Ever since Virgil decided he could best glorify his emperor with the characters and style of Homer, the spin-off has been a prominent literary form. Writers such as Jean Rhys (“Wide Sargasso Sea”) and Gregory Maguire (“Wicked”) have achieved success through exploring unaddressed aspects of classic works; the best of these have managed to illuminate these aspects of the story while strongly maintaining their connection to the source material. In more recent years, however, the line between the literary spin-off and a genre of somewhat less repute—fanfiction—has blurred to the point that it is not clear into what category some novels published today may fall.
To criticize “Longbourn” as falling on the fanfiction side of this boundary, however, would miss the point entirely. Author Jo Baker’s attempt to create a hybrid of “Downton Abbey” and “Pride and Prejudice” in which the Bennets’ servants take on the primary roles may actually be farther from fanfiction than “The Aeneid” in that it bears almost no resemblance to the source material. Throughout the novel, Baker struggles to remind her reader that her book is written in the context of Austen’s own novel: she herself did not invent the upstairs residents of Longbourn. She does so most prominently by commencing each chapter with a quote from “Pride and Prejudice,” a strategy that, given Austen’s predisposition toward sharp witticisms, could prove entertaining and useful. Baker, however, selects meaningless and strictly plot-related excerpts: one chapter even commences “Saturday…Sunday” as if the days of the week are somehow evocative of the original novel. Many of the quotes are comparably vague and could only be recognized by a fanatic—but such a reader would know Elizabeth and Darcy’s story so well that the quotes would not need to serve their orienting purpose.
Beyond this, the novel scarcely connects to its source material beyond its peripheral mention of the Bennet family and inclusion of the novel’s major plot points. Thematically and tonally, it is disorientingly different than Austen’s novel. Baker has, for example, made the jarring and unnecessary choice to utilize profanity in her adaptation. Her narrative voice is also completely antithetical to Austen’s: her characters’ thoughts are stated frankly and dramatically, as when Sarah, the novel’s protagonist, has something of an existential revelation and “knew now…why their continuance in this sequestered place was entirely worth the while.” One cannot help but draw contrasts with the more subtle emotions and revelations of “Pride and Prejudice” while reading. Such outright declarations feel painfully juvenile.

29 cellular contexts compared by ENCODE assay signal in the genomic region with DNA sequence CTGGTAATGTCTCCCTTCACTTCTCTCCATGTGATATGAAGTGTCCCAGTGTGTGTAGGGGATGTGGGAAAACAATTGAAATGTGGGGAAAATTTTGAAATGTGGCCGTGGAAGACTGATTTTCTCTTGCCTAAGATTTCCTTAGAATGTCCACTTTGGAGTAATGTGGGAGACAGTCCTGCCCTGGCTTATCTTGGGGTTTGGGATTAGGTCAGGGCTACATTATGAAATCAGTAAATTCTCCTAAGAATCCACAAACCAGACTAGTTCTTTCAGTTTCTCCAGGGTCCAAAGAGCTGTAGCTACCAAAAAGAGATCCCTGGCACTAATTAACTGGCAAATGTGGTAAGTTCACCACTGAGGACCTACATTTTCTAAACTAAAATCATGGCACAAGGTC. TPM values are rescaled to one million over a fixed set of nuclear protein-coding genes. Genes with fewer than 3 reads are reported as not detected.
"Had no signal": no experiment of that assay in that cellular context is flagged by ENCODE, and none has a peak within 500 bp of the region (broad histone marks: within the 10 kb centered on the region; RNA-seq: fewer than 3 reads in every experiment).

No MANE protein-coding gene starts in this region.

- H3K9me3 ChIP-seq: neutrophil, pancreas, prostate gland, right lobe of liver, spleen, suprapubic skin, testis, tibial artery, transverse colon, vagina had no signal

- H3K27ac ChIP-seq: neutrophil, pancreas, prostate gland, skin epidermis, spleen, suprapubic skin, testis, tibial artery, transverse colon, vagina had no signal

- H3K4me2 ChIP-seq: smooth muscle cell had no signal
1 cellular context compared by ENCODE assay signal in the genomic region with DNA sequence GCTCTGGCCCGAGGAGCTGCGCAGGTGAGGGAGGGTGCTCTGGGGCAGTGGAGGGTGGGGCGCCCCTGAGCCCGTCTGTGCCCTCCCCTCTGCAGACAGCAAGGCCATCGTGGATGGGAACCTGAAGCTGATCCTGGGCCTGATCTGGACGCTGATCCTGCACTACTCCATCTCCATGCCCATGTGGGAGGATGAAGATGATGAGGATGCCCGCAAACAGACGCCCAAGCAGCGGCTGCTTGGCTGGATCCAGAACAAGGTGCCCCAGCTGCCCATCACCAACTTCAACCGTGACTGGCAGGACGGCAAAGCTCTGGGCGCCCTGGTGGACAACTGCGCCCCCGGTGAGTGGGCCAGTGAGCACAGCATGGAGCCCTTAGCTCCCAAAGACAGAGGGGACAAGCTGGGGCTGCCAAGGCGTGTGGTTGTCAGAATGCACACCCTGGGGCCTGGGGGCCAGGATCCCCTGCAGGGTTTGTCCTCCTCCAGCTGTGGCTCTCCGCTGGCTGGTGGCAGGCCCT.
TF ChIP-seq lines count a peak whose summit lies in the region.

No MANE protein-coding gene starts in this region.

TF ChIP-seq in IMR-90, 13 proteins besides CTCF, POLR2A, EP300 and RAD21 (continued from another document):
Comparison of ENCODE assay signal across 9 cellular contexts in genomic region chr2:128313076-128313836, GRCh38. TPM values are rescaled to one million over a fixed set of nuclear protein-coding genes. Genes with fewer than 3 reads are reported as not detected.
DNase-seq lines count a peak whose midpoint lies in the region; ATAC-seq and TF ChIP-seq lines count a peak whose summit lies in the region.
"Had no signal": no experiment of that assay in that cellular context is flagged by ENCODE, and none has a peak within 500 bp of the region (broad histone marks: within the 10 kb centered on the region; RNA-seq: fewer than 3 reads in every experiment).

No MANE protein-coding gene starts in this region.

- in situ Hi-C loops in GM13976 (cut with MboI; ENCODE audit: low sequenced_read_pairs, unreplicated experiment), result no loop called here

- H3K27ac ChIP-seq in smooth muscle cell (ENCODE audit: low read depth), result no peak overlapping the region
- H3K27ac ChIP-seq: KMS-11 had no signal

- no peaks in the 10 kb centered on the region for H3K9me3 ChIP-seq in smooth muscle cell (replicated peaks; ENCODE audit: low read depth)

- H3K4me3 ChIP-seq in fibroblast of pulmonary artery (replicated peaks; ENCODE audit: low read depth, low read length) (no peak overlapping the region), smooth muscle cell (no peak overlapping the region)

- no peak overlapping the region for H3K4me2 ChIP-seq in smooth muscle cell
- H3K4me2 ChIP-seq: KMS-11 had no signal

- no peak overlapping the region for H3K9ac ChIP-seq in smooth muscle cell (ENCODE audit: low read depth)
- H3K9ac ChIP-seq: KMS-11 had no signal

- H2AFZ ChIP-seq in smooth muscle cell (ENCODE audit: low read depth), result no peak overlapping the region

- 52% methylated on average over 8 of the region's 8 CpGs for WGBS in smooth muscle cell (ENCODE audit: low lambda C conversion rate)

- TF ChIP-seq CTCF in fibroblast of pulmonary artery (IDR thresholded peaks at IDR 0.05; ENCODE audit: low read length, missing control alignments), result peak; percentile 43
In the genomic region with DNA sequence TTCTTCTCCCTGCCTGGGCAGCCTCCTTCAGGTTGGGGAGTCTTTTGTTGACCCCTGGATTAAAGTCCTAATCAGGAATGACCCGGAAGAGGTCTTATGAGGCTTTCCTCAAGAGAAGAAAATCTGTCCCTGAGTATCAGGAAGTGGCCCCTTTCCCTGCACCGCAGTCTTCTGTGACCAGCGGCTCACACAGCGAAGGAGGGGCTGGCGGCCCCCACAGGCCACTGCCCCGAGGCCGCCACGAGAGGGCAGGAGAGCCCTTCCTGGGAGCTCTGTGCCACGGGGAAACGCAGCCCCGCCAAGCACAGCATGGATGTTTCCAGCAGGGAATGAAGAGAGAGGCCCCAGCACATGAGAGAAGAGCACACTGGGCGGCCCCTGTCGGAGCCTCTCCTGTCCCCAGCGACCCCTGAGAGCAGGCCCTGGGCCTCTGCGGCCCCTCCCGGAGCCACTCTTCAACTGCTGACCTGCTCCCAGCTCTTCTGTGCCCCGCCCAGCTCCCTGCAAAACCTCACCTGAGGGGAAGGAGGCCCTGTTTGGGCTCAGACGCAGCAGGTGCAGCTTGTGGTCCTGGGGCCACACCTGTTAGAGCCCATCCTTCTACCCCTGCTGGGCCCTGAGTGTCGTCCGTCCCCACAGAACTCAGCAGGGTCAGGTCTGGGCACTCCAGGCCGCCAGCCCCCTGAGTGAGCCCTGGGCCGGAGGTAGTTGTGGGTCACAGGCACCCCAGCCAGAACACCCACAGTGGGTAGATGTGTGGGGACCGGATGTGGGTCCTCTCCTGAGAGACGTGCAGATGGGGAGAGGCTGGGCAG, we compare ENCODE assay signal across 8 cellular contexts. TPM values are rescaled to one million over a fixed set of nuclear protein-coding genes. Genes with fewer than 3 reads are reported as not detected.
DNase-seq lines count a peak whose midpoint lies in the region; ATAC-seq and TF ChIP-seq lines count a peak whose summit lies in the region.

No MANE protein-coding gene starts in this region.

“Longbourn” succeeds when Baker hearkens back to Austen: Sarah nearly runs away with one of Mr. Bingley’s servants à la Lydia, and her ultimate love interest has a tense moment with Mr. Wickham like Mr. Darcy did. The themes and implications of Austen’s work do at times carry over well. These moments, however, are few; “Longbourn” seems mostly an unrelated documentation of a set of servants working in a 19th-century British home.
This could make a fine novel, were it well written and crafted. Unfortunately, “Longbourn” is neither a successful adaptation nor a successful novel in and of itself. Another one of Baker’s missteps is her decision to address the experiences of the other servants who work alongside Sarah by abruptly transitioning to their points of view, so suddenly that it is not always immediately clear any change has occurred. Occasionally, a paragraph or two will be devoted to the perspective of another servant, in the midst of a portion seemingly restricted to Sarah’s perspective. This is simply clumsy writing, and it is furthermore unnecessary: the novel would have felt far more contiguous and tight had Sarah been the sole third-person narrator. Other aspects of the novel are similarly addressed without finesse—for example, it is not clear that one of the characters is a child until halfway through the book.
These shortcomings all cloud what appears to be Baker’s primary goal in writing her novel: to bring attention to the unpleasantries masked by Austen’s narrowly focused works. When Sarah, for example, encounters Mr. Bingley’s mulatto footman, she wonders if he is “what they called a black man, then, even though he was brown? An African? But Africans were cross-hatched, inky, half-naked and in chains.” In these moments one is suddenly reminded of the historical context of “Pride and Prejudice,” especially the many groups of people completely ignored in Austen’s body of work. Baker thus does succeed in not only enriching her own novel, but her source material as well. Similarly, Baker contradicts the judgments of Elizabeth and Austen, as when Sarah thinks of Mr. Collins, “He was just a child himself…. And lonely. He was the kind of man who probably always would be.” Here, Baker wonders convincingly whether we are perhaps too hasty in abandoning ourselves to Austen’s assumptions, if the examination of her works requires a more neutral eye. She challenges one of the best novelists and succeeds: an accomplishment, despite the novel’s other shortcomings.
For a devoted Austen aficionado, then, “Longbourn” is perhaps worth reading—it is a task of only a few hours, if one can keep one’s bearings amid the constant changes of voice. But what “Longbourn” achieves could have been encapsulated much more neatly and effectively in a short work of criticism rather than a 330-page novel. Clearly, Jo Baker knows Austen and has thought about her works substantially and creatively. She has simply, through the majority of “Longbourn,” neglected to reflect that knowledge.
—Staff writer Grace E. Huckins can be reached at email@example.com.
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